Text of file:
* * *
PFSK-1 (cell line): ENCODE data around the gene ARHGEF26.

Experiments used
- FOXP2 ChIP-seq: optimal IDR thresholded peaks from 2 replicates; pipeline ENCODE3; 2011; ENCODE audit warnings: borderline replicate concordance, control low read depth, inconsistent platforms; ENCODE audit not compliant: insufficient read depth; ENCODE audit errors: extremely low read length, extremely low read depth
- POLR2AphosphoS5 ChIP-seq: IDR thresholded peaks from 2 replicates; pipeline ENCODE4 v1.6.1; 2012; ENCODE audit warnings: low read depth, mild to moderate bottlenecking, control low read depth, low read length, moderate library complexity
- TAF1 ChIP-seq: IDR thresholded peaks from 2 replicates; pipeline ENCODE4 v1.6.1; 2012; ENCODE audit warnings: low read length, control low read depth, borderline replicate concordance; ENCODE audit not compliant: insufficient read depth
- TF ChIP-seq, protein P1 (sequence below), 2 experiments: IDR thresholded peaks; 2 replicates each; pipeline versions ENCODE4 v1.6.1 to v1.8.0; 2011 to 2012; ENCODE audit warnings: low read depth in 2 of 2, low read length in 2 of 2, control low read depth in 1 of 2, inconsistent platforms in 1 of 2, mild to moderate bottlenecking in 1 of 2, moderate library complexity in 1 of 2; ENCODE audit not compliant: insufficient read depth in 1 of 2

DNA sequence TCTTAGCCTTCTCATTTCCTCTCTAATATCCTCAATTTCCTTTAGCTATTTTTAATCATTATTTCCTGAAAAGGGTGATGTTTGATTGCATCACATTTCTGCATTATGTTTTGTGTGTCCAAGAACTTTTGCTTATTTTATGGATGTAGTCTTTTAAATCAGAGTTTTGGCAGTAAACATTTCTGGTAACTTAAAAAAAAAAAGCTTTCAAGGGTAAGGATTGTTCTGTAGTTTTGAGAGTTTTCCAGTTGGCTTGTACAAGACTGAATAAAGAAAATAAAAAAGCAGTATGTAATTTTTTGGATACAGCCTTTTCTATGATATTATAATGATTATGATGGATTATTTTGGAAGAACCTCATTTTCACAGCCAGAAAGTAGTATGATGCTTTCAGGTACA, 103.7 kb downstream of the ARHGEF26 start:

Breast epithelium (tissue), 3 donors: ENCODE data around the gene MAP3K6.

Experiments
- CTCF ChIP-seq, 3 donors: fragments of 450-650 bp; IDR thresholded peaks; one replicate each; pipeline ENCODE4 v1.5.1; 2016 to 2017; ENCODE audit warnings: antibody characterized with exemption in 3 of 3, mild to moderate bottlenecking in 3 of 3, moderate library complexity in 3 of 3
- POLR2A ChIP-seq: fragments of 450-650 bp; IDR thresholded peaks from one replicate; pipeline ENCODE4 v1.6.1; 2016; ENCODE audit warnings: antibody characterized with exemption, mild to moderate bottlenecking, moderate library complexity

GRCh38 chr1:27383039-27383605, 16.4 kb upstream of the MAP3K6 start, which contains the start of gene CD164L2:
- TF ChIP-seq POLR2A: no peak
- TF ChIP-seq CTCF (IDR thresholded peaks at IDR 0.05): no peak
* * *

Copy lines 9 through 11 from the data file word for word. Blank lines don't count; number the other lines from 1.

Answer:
Experiments
- CTCF ChIP-seq, 3 donors: fragments of 450-650 bp; IDR thresholded peaks; one replicate each; pipeline ENCODE4 v1.5.1; 2016 to 2017; ENCODE audit warnings: antibody characterized with exemption in 3 of 3, mild to moderate bottlenecking in 3 of 3, moderate library complexity in 3 of 3
- POLR2A ChIP-seq: fragments of 450-650 bp; IDR thresholded peaks from one replicate; pipeline ENCODE4 v1.6.1; 2016; ENCODE audit warnings: antibody characterized with exemption, mild to moderate bottlenecking, moderate library complexity